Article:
I love this picture of me, 9 months pregnant, brushing L's hair for her and putting it up in a bun as she requested. She was so worn out she fell asleep while I was doing it, but it was so good to have something tangible I could do for her. 

Our sleeping beauty.

L, resting in the roof-top garden. She's wearing her super hero shirt, a gift from Trav's co-workers. 

Saturday morning breakfast.

Sunday, Mother's Day, L was given clearance to come home. After the surgery she had to cough a lot, clearing her chest, and her Cozy Heart Penguin - a birthday gift from her Mormor - was her go-to object to hug during the coughing. It was also used to soften the feel of the seat belt against her incision. 

We couldn't believe that just three days after having open heart surgery she could come home! As soon as we arrived at our house the very first thing she asked to do was go outside and sit on the swing. Once again: crazy. 

Early on L had a lot of limitations. She mostly napped that first post-op week, took pain meds, and was sore. Many people gifted her with books and crafty things and so she colored, molded, sketched, created, and read. Since she could not lift anything over 5lbs, be in public, or do anything that might lead to a fall she could not run, dance, skip, do stairs, ride her bike, swing high, use the slide, climb anything, attend school or Mass, and so on. But a friend from church dropped off the hula hoops her daughters used to play with - 20 some years ago! - and L became a master hooper! Thank God - literally - that Chris was moved to bring those hula hoops over because they were *just* what L needed - something physical, something new to master, and something that was allowed by the surgeons. Several times a day she'd walk around our house, hooping as she went. She'd hula hoop for minutes - over 8 minutes straight once - and even do the chicken dance while hooping! 

With special permission from her doctors L was able to attend the last day of school, two weeks post-op. As a family we went to the all school Mass and she got to sit with her class, though she had to wear a face mask and she carried her cough-buddy penguin. As a special treat she made heart-shaped sugar cookies for her classmates, which she and her daddy took to her class after the Mass. She chatted with her friends and was able to thank them for their prayers. 

At this point L is able to swim, slide, swing, run (with shoes - no flip flops!), and do most of her usual activities. She cannot roller skate, ride her bike, climb trees, or play contact sports until November (so that her sternum is not re-broken) but otherwise she is free to live her life. One of the beautiful things about this time is that L has really fallen in love with reading. In the past the only books she really read were the Junie B. Jones series but now she's been plowing through the Lemony Snicket books, has started the Narnia books, and has read The Secret Garden, Anne of Green Gables, and a few others along the way. 

Over and over again I have said that how well L is doing is a testament to the power of prayer and modern medicine. To everyone who sent money or gift cards or presents or prayers: thank you! Our family was so well cared-for during those difficult hours, days, and weeks and we are so grateful. Learning that L had heart issues was terrifying and we were so scared about the surgery. I admit I was angry at God for giving us another hardship to endure. But on this side of it I also have to admit that we had it easy. L had one surgery, it went well, her incision has healed well, and she has a 99.9% chance of going on and living a normal, healthy life - free to do whatever she wishes - once her body is completely healed. So many heart kids have repeated surgeries and they and their families truly are suffering for a long, long time. We had a community of loved ones supporting us. We were blanketed in prayers. Our daughter is healthy and alive. We are so fortunate and honestly, looking back at the tantrums I threw in prayer I am embarrassed. We've had it so easy. May God comfort and restore those who have not.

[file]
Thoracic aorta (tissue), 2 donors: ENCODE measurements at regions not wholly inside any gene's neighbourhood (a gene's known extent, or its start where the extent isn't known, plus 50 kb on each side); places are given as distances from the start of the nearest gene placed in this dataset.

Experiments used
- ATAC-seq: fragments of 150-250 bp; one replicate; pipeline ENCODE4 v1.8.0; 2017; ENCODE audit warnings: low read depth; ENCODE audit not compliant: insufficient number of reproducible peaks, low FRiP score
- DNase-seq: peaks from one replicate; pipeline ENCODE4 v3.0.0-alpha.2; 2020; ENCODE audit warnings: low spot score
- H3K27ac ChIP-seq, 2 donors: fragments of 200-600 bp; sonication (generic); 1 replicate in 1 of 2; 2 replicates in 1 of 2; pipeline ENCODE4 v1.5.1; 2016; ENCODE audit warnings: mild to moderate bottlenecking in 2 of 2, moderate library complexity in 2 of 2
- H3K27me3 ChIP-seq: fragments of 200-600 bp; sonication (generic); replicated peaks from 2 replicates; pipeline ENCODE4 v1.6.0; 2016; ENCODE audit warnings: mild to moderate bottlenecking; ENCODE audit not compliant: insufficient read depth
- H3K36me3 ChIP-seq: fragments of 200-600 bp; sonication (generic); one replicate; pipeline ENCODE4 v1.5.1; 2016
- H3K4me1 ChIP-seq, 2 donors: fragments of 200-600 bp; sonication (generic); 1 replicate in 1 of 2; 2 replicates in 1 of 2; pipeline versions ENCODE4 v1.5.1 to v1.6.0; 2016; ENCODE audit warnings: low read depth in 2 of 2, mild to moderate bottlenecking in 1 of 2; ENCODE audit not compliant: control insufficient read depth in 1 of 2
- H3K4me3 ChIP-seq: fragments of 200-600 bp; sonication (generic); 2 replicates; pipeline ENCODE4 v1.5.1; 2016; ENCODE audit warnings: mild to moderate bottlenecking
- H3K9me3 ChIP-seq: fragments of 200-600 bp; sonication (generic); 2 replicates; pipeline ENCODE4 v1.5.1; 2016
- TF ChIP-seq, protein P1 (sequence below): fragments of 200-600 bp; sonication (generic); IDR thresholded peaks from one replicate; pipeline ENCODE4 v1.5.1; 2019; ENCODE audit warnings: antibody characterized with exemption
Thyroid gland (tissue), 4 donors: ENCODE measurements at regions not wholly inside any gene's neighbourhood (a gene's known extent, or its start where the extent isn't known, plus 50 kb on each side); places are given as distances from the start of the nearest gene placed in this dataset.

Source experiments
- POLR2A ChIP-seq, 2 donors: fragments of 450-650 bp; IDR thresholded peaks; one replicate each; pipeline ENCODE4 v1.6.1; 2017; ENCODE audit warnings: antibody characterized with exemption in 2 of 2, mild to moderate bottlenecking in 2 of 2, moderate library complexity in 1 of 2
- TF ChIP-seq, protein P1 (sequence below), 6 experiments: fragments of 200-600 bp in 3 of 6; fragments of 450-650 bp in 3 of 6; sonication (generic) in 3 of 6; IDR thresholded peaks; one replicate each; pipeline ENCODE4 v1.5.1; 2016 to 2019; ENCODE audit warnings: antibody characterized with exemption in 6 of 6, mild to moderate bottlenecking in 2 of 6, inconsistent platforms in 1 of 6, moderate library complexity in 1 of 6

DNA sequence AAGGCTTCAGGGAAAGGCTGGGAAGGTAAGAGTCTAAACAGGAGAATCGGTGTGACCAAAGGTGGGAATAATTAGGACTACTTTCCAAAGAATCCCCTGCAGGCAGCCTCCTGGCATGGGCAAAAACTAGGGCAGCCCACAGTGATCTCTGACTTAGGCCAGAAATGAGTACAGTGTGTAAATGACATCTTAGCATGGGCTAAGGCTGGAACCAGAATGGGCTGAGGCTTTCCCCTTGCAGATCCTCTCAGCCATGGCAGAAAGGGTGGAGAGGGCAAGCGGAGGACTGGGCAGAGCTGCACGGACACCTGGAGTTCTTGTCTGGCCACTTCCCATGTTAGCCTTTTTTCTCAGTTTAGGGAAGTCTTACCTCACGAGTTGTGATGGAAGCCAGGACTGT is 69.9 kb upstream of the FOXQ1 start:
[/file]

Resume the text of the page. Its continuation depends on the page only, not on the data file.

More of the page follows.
And once again I very sincerely want to say Thank You to everyone who has prayed for us, cared for us, and gifted something to us. I am slowly working on sending out Thank You cards and I'm really hoping that in the chaos that was our life we didn't leave any of the gifts off our record log. Please know that we are so grateful - to God and to you. 

Spiritual bouquet embroidered by Jenna from Call Her Happy

July 10, 2017

Back to School Shopping

Hey folks, this is a shameless invitation for you to use my Amazon affiliate link tomorrow, July 11th for all your Prime Day shopping.

Our school has already sent out the supply list and so if yours has, too then tomorrow might just be a great day to get your kids' book bags, notebooks, crayons, uniforms, and more.

Here's the link one more time.

Thank you! Really. The Amazon credit helps fill in so many cracks in our family's budget.

June 7, 2017

A Happy Announcement

Some of you may have been wondering and some of you even guessed and now this is the announcement some of you even asked about.

We are incredibly happy and give thanks for this gift.

And now if you have some prayer intentions please send them my way because I have some discomfort I can offer up for you.

May 5, 2017

The Surprise Open Heart Surgery

I'm going to start this with the ending and you can read the middle if you want: on Thursday the 11th our first born will be having open heart bypass surgery. This is not an emergency but has all come about very quickly and we are scared. Your prayers are very much appreciated.